@ Ophelia You do put your finger squarely on one of the troubling implications of Chris’s thesis. (Of course, just because it’s troubling does not mean it’s incorrect.) Put bluntly, Chris maintains that science shows the Enlightenment model of discussion is out of touch with reality. It’s not just that reason and facts don’t always persuade (we knew that already); it’s that they’re pointless most of the time and may even be counter-productive.
Not only is Mooney’s book bad science, horrific philosophical and logical reasoning, it is potentially dangerous just like all fundamentalism.  It’s a good thing even a group like the Center for Inquiry can see the problems inherent.  

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5 Responses to Book Reveals Defective Brain?

  1. Burk Braun says:

    “And, this would include, by the way, the dogma and ideology of philosophical naturalism. It equals close-mindedness and authoritarianism.”

    Ah- do I hear a bit of dogmatism?

    “Modernity created the space for the fundamentalism of our time, whether of the secular or religious variety. It did so by philosophically imagining that we could understand our perceptions of the world (or a text) as a one-to-one correlation between my perceptions of the world (or a text) and the way the world (or word) “actually” or “truly” is granting an objectivity that then reinforce by “science” could lead one to believe that his perceptions were true TRUTH.”

    Well, let's take climate change. The motivated reasoning here is extreme and extremely damaging to our future. And it is largely located on one side of the political spectrum. And the science behind it is true- no doubt about it. Does this lead to postmodernism somehow? Or does it just lead to a conflict between the short-sighted and the far-sighted; the classic moral conflict?

    Thanks for pointing out this review.. it was a very good response. But here you go off again plunging into eugenics. It seems to be some kind of a tic, or a dogmatism! Did Mooney advocate eugenics?


  2. Darrell says:

    “Did Mooney advocate eugenics?” Maybe you are familial with the term “logical inference.”

    It's easy to point out everyone else being dogmatic Burk (Mooney's problem). The trick is to recognize it in yourself. It is the one thing all fundamentalists cannot do.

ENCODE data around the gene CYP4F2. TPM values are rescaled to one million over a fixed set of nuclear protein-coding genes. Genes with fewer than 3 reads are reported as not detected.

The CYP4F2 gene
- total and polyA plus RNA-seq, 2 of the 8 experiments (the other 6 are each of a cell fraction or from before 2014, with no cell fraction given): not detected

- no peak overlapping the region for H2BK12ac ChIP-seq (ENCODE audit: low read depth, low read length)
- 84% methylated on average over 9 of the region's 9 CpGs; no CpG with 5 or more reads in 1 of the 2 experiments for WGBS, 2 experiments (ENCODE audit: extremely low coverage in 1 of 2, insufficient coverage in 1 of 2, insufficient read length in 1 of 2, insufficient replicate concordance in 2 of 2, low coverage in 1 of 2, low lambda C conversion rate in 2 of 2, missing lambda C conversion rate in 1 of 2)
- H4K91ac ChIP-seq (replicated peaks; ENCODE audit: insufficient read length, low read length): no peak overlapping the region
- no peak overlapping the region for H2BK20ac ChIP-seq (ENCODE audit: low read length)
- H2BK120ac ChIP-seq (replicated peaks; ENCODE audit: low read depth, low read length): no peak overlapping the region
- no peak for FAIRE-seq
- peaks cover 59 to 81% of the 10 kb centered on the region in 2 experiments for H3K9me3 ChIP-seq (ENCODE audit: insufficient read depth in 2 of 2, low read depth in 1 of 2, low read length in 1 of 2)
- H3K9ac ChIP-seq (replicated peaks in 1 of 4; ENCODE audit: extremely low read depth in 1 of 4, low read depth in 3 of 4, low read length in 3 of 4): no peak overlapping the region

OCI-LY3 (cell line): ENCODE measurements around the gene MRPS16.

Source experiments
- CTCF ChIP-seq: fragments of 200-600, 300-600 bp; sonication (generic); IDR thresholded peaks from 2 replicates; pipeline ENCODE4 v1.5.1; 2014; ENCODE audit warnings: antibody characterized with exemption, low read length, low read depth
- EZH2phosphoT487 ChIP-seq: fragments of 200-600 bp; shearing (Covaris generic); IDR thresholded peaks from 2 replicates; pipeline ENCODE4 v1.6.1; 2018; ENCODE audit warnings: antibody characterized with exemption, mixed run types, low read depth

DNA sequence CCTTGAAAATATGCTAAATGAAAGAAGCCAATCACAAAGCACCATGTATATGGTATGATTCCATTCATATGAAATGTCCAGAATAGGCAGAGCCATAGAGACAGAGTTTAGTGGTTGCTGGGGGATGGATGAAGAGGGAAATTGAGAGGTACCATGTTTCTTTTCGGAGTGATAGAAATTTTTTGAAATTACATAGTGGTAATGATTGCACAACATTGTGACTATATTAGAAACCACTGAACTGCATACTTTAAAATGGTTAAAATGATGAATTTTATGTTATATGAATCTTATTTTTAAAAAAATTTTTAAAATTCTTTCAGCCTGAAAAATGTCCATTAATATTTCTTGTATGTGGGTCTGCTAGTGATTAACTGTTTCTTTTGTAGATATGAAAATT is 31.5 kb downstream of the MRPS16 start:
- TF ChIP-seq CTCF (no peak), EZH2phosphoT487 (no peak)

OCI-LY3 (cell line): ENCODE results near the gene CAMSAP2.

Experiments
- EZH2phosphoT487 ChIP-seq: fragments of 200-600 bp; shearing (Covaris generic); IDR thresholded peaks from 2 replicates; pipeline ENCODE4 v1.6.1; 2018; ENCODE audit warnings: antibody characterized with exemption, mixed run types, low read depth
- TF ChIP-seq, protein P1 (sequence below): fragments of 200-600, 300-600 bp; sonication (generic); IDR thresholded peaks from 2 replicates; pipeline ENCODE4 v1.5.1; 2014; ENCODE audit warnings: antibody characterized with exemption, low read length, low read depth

3. Burk Braun says:

    Oh- I see. A hyperbolic citation makes eugenics make sense to you as a blanket “explanation” for everything wrong with the “other” side. Well done!

    Let me lay this out as crisply as I can. There are temperamental differences among people, some of which inflect their political / moral/ social choices. Whether Chris Mooney has properly defined his terms, there is no question that people differ in this regard, partly due to genetics.

    The science of this issue asks whether we can define such differences in a statistically defensible way, whether we can find genetic variations underlying the general findings of heritability, and what in evolutionary and related theories could account for the persistance of all these variants.

    To me it is fascinating to see biology make some sense (as a matter of hypothesis for the time being) of the amazing diversity of the human condition by showing, for instance, that social systems are more robust when made up of diverse members. When some members have proclivities in one direction and others elsewhere, social groups as a whole tend to be more stable and more successful, using many talents to get where they are going.

    Thus there may be a perfectly viable evolutionary explanation for the existence of temperaments tending to mysticism, a bit untethered from reality, but given to imaginative and inspirational leadership. There might be some sense to group-ishness, where people may be more or less inclined to submerge their worldviews and even reasoning ability into a larger group for a larger good. And there might be a place for cantankerous, fissiparous antisocial critics as well.